A play put up only one time on Drury Lane on 3 April 1756. All the manuscripts were destroyed by the author but for one copy.
ghter into Sir Robert Broughton's Family, as any Family in England.
Sir Robert. I flatter myself Mr. Quicksett you can have no reason to blush at the alliance; and then as the young Couple have known one another from their Infancy, and as both our Estates lie contiguous--
Quicksett. Why, as you say, the match in some respects may be a prudent match--your Estate is a fine one, and when Neighbor Hodge's Lease, and Barnaby Guzzledown's, and two or three more of them fall in--but I forgot to tell you, your old Horse Regulus is dead--I saw him last week--he was a fine Animal in his Time. He was a great while drooping, and he died without a groan.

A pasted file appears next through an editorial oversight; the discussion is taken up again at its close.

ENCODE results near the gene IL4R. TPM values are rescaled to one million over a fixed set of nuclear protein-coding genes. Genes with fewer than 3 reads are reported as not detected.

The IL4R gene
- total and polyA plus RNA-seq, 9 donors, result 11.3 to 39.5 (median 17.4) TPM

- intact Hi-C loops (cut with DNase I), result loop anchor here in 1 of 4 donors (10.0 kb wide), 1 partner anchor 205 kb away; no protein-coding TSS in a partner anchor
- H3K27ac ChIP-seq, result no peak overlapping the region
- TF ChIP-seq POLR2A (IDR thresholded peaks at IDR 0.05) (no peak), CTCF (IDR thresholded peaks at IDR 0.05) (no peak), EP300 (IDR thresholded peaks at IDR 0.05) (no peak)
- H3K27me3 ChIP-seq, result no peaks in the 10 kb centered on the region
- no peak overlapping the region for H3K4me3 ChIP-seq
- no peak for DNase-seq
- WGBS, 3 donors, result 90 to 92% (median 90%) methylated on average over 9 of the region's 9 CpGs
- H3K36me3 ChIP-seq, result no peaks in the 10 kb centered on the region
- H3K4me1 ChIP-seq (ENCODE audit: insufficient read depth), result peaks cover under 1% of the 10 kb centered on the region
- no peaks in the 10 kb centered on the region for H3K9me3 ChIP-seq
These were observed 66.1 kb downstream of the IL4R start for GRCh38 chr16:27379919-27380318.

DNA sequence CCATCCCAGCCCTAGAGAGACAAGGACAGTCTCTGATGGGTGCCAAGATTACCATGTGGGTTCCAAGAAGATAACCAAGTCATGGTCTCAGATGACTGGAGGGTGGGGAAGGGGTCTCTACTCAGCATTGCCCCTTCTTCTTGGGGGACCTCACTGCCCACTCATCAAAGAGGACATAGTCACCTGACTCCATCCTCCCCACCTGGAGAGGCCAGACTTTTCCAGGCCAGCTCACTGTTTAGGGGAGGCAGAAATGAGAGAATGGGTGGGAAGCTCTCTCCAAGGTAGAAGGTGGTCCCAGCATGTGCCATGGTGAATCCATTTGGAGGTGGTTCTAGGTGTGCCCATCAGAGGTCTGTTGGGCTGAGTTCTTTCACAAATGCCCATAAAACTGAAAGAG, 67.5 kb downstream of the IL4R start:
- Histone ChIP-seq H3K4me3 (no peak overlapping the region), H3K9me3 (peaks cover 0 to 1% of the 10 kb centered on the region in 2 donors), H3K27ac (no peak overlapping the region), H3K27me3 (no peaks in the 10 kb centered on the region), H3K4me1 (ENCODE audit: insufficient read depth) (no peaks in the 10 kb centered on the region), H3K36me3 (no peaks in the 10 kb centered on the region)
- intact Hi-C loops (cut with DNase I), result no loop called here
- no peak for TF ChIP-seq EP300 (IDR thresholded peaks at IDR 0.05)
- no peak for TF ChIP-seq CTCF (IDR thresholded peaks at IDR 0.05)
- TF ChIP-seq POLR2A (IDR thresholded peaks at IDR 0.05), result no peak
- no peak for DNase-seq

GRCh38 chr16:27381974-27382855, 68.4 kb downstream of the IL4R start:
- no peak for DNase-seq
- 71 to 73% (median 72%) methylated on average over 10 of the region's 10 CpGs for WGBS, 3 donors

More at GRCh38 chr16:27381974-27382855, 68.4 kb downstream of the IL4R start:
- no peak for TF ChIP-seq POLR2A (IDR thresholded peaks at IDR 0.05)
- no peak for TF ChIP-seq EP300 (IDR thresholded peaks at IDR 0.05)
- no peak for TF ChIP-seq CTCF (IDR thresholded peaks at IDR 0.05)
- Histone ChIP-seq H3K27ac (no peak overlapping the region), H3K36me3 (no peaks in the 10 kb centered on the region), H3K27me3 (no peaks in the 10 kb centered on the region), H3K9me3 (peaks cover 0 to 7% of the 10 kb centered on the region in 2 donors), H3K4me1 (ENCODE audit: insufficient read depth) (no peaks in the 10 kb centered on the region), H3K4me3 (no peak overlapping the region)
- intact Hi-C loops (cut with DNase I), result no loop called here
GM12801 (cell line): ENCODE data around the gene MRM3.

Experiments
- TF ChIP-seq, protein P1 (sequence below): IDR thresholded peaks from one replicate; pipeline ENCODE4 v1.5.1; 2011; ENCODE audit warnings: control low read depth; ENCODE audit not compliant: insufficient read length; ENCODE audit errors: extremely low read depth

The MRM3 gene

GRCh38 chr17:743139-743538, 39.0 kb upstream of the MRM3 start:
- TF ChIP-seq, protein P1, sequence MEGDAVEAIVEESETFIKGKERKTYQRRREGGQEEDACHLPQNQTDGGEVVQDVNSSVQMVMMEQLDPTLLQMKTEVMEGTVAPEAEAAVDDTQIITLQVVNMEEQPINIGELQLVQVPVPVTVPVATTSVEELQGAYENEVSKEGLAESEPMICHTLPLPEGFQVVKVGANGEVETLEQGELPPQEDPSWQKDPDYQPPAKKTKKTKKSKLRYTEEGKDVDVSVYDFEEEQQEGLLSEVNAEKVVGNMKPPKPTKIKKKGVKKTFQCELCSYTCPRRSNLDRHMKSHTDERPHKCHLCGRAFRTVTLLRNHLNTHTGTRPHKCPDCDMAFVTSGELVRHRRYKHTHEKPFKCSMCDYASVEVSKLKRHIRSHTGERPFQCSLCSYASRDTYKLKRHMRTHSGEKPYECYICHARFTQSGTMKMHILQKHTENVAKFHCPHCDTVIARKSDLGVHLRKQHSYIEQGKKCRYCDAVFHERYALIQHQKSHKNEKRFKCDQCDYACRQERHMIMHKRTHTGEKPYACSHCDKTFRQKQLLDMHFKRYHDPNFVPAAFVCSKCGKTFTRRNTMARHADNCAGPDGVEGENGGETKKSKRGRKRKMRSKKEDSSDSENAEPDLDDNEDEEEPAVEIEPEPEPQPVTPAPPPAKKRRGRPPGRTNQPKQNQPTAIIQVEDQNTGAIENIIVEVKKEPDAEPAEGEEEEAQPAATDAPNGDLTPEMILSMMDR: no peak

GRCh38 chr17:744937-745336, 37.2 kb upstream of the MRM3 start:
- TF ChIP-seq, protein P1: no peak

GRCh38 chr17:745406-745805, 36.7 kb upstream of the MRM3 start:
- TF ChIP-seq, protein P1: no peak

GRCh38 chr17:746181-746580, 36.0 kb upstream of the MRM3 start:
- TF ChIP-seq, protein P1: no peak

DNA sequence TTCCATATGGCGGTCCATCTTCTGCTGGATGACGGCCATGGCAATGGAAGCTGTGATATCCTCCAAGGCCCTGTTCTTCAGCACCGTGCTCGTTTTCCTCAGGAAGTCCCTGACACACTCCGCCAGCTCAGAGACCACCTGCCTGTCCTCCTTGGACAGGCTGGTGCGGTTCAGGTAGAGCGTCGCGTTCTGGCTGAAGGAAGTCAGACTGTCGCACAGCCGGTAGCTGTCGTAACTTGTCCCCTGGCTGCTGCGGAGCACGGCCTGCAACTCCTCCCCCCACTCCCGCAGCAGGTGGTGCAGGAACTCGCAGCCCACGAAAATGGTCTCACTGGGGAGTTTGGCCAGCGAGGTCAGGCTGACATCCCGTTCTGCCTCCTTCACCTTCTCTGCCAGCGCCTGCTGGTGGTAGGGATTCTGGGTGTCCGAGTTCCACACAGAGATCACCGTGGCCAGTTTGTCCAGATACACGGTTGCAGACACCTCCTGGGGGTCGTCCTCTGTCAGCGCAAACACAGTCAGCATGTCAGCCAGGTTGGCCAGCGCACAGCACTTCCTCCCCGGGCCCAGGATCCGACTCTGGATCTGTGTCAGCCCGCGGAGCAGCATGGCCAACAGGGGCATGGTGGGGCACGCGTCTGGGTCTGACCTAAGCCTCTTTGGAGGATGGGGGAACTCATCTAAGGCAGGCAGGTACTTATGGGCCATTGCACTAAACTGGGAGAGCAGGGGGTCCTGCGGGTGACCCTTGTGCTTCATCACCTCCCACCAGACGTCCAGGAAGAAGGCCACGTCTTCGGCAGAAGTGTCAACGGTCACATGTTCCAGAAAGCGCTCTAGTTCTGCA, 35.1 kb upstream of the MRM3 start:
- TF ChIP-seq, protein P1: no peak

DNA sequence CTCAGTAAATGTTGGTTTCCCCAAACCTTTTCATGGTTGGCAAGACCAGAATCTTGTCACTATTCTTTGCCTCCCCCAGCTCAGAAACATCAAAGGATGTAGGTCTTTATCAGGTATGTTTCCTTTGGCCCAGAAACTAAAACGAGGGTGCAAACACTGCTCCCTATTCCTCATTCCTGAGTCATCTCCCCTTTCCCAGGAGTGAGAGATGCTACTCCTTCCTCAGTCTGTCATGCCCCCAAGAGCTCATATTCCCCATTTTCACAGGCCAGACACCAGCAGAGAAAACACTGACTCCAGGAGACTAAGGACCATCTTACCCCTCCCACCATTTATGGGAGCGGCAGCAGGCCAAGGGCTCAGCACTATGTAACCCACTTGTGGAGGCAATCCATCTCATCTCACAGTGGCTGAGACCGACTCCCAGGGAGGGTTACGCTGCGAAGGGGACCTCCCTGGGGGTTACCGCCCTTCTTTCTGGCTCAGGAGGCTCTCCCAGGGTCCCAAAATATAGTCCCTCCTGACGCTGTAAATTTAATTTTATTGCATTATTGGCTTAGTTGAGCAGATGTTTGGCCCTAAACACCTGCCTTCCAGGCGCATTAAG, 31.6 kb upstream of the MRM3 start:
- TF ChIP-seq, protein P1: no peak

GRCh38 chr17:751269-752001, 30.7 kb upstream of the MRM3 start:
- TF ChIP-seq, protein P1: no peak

Sir Robert. So my Steward writes me. But Mr. Quicksett, this is wandering from the Point--my Son--
Quicksett. Is a mere Coxcomb, I hear, since I came to Town--I have no Opinion of your French Education.
Sir Robert. Dear Sir, it is the best thing in the World to reform youth.